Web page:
Researchers found that a telemedicine program was highly successful as a means of treating hepatitis C virus (HCV) in a large number of incarcerated individuals, who achieved a high cure rate, Healio reports.

As described in a virtual presentation for the Digestive Disease Week meeting, researchers developed a telehealth HCV referral, assessment and treatment protocol for providing direct-acting antiviral (DAA) therapy to inmates held at facilities run by the Virginia Department of Corrections.

Telemedicine is increasingly in use during the COVID-19 pandemic in an effort to protect patients from exposure to the new coronavirus and reduce the demand on health care systems.

The investigators followed the American Association for the Study of Liver Diseases and Infectious Diseases Society of America HCV treatment guidelines.

Between June and October 2019, they assessed 872 inmates, 672 of whom completed DAA treatment. The program saw participants before they started treatment, four weeks into their treatment, at the end of treatment and 12 weeks after that.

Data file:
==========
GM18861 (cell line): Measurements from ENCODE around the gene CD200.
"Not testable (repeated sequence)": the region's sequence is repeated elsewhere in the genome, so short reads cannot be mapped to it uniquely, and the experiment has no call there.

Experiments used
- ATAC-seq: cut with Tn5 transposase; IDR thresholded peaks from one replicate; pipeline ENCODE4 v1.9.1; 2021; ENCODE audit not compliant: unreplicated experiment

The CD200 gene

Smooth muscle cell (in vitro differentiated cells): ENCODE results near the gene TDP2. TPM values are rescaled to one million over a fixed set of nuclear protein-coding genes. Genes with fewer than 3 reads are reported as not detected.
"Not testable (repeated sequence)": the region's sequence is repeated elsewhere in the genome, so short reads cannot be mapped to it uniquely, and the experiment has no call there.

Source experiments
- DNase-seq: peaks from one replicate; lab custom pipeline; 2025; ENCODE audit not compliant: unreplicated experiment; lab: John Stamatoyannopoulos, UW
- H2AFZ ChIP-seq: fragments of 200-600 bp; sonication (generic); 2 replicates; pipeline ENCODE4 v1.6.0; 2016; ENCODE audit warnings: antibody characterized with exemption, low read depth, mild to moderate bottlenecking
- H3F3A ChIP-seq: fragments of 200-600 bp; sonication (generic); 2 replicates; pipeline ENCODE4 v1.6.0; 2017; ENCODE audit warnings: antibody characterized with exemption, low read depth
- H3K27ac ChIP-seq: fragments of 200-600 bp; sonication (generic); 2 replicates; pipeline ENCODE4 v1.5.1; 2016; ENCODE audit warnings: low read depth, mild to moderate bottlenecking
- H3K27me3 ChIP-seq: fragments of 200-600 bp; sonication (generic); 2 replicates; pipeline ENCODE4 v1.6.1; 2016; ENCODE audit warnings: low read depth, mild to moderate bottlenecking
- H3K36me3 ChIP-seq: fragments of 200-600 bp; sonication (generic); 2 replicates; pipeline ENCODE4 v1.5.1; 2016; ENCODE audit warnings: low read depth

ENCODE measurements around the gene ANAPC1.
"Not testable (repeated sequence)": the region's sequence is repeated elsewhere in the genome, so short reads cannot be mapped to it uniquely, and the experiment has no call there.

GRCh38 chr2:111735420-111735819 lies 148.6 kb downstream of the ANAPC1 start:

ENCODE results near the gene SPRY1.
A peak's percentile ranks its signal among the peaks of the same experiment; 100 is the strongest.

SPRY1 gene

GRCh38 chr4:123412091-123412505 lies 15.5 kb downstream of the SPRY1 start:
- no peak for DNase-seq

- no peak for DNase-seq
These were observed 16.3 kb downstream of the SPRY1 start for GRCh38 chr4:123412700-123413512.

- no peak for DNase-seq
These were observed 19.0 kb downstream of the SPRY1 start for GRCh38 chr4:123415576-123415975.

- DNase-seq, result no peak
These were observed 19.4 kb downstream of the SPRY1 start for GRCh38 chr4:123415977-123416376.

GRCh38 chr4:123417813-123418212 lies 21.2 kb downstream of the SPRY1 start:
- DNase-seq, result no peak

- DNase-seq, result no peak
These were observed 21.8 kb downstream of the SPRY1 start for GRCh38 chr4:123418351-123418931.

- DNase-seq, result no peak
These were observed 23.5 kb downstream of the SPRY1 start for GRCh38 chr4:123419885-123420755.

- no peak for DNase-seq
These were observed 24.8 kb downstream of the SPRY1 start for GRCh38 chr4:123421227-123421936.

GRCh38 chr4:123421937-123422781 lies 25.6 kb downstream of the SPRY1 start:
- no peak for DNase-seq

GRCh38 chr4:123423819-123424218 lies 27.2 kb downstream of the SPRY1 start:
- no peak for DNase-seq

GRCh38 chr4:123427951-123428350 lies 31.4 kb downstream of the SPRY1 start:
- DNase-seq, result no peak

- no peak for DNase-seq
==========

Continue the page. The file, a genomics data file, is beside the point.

Before starting people with advanced liver fibrosis (scarring) on DAA treatment, the investigators gave them an ultrasound to rule out hepatocellular carcinoma, the most common form of liver cancer.

Ninety-two percent of the participants were being treated for hep C for the first time. Eighty percent had advanced fibrosis. Most of the participants received 12 weeks of DAA treatment, and 25% received ribavirin in addition to their DAA regimen.

Ninety-seven percent of the participants achieved a sustained virologic response 12 weeks after completing therapy, considered a cure. There was no association between the cure rate and participants’ age, sex, race, HIV status, fibrosis level, HCV genotype, use of ribavirin, prior experience with HCV treatment or the length of their DAA treatment.

“Treating HCV in prisons through telemedicine offers the opportunity to treat high-risk patients,” presenter Taseen A. Syed, MD, of Virginia Commonwealth University, concluded.

To read the Healio article, click here.